Wrongful convictions: The high price of justice denied
By:   //  Investigative Reports, Legal

by Carol Thompson

Gary Thibodeau sits in a prison cell at the Clinton Correctional Facility in Dannemora, NY waiting for a January 2015 court date to begin a hearing to determine if he will be entitled to a new trial. Thibodeau was convicted in the 1994 abduction of 18 year old Heidi Allen based on the statements of two jailhouse snitches. Thibodeau had passed a lie detector test and no evidence was found to conclude he had anything to do with the Easter Sunday kidnapping of Allen from the D&W Convenience store in New Haven, NY where she worked as a clerk.

Earlier this year federal public defender Lisa Peebles uncovered new evidence that she hopes will garner a new trial for Thibodeau, including documentation that Allen had been recruited as a confidential drug informant at the age of 16 by the Oswego County (NY) Sheriff’s Department. In a 1995 news story, it is stated that family members knew nothing about her informant status, yet sheriff reports show that two deputies had met with Allen and her parents at the time of her recruitment. Recently it was learned that an Oswego County sheriff deputy, Christopher Van Patten, had carried a card with Allen’s information and photograph and subsequently lost it near a phone booth in the parking lot of the D&W Convenience Store. The card was said to have been “immediately” found by an employee and returned to another deputy who happened to stop in the store. The details as to when the card was lost and the length of time it was lost are murky.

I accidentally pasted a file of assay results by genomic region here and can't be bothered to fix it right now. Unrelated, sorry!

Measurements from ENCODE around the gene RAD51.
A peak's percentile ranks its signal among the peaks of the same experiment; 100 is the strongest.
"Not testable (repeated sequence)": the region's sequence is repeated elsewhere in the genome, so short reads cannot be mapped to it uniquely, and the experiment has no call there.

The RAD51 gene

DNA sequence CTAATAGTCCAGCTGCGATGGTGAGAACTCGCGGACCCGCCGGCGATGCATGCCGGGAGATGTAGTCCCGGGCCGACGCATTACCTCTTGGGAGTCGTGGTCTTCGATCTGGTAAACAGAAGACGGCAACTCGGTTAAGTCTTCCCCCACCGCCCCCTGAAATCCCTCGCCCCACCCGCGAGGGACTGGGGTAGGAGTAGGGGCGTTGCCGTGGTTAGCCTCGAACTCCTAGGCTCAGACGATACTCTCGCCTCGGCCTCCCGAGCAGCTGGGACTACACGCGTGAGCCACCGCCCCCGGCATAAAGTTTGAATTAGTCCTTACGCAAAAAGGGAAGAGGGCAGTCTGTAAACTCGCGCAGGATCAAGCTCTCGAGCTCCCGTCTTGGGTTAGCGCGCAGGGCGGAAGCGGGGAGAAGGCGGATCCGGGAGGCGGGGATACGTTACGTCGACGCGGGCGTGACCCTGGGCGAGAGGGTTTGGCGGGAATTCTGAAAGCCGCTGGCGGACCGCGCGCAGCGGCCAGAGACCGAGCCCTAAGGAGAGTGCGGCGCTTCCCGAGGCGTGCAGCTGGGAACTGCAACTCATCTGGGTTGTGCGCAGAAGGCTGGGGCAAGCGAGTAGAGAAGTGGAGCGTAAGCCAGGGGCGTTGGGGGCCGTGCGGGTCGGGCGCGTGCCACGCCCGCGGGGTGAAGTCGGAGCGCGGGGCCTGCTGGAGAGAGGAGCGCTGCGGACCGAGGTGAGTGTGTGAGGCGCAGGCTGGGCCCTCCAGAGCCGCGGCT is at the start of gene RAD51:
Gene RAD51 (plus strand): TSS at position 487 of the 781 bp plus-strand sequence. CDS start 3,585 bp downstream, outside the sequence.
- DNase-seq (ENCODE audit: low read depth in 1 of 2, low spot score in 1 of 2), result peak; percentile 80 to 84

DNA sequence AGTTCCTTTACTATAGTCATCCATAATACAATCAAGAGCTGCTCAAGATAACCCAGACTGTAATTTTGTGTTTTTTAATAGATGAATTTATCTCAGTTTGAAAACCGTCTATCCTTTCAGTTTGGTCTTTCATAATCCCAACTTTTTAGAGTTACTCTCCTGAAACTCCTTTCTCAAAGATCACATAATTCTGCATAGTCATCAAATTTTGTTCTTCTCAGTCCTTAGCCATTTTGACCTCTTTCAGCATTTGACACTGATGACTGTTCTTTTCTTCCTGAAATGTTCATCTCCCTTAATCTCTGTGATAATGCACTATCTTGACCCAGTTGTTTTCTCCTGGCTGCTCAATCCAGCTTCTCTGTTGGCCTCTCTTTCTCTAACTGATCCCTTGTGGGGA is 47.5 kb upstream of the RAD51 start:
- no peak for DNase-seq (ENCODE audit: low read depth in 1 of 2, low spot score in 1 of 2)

Witness statements also suggest that three other men were responsible for Allen’s disappearance. They claim one of the men, James “Thumper” Steen,  bragged about abducting and killing Allen. Steen is in prison serving a life sentence for the 2010 murder of his estranged wife and her boyfriend.



Gary Thibodeau reacts to the jury’s guilty verdict during his 1995 trial. Photo: [email protected]

Thomas Edward Kennedy of Kalama, Washington, was released from prison in 2012 after his daughter confessed that she had lied about being raped by her father. In 2001 Cassandra Ann Kennedy told a school counselor that her father had raped her on at least three occasions. A medical examination revealed her hymen was perforated, “consistent with genital contact with penetration.” Kennedy was charged with three counts of first-degree child rape. Her parents were divorced and Cassandra Kennedy told her mother she had made up the story the day after she testified at his trial in 2002.  Both kept the secret for 10 years. Cassandra Kennedy was not charged with perjury. A judge concluded that the statute of limitations had run out and charging her could result in the apprehension of victims to report rape.

In 1984, Darryl Hunt was sentenced to life in prison for raping and murdering newspaper copy editor Deborah Sykes of Winston-Salem, North Carolina. He was a 19 years old African-American and Sykes was white.

For years, Hunt’s appeals failed even when a second jury learned that a witness who helped convict him was a Klansman. Ten years into Hunt’s sentence, a DNA test failed to link him to either Sykes’ rape or murder, yet a Winston-Salem judge saw no reason for a new trial. Hunt spent 19 years in prison before a DNA  match found Sykes’ real killer.

Causes of wrongful convictions

The reasons for wrongful convictions vary. The University of Michigan’s Michigan Law Innocence Clinic, which works on non-DNA exonerations, states five primary reasons for wrongful convictions, although there are other reasons as well.

Eyewitness Misidentification: Eyewitness misidentification is the single greatest cause of wrongful convictions nationwide. Research shows that the human mind is not like a tape recorder; we neither record events exactly as we see them, nor recall them like a tape that has been rewound. Instead, witness memory is like any other evidence at a crime scene; it must be preserved carefully and retrieved methodically, or it can be contaminated.